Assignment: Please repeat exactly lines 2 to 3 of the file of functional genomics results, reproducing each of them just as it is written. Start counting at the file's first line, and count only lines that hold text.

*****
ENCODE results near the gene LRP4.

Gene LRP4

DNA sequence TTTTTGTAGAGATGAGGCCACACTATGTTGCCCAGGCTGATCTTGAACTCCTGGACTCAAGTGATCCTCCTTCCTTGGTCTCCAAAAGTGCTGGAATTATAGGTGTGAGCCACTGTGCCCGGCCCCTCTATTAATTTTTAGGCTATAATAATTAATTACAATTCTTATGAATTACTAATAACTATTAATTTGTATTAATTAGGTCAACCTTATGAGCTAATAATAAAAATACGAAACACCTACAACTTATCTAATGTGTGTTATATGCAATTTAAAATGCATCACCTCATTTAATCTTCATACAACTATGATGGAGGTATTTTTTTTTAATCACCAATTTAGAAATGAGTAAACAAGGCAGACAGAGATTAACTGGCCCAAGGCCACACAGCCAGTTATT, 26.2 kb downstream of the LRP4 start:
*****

Gene LRP4

DNA sequence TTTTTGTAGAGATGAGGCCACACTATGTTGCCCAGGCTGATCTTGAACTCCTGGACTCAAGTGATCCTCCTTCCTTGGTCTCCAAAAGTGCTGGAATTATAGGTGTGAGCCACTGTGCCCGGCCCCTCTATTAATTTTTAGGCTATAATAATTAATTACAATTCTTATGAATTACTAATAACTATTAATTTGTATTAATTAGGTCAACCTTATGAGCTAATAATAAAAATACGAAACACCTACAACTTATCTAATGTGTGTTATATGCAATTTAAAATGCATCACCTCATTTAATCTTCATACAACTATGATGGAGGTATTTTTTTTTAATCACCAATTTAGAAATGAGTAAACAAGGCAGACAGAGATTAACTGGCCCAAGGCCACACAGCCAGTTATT, 26.2 kb downstream of the LRP4 start: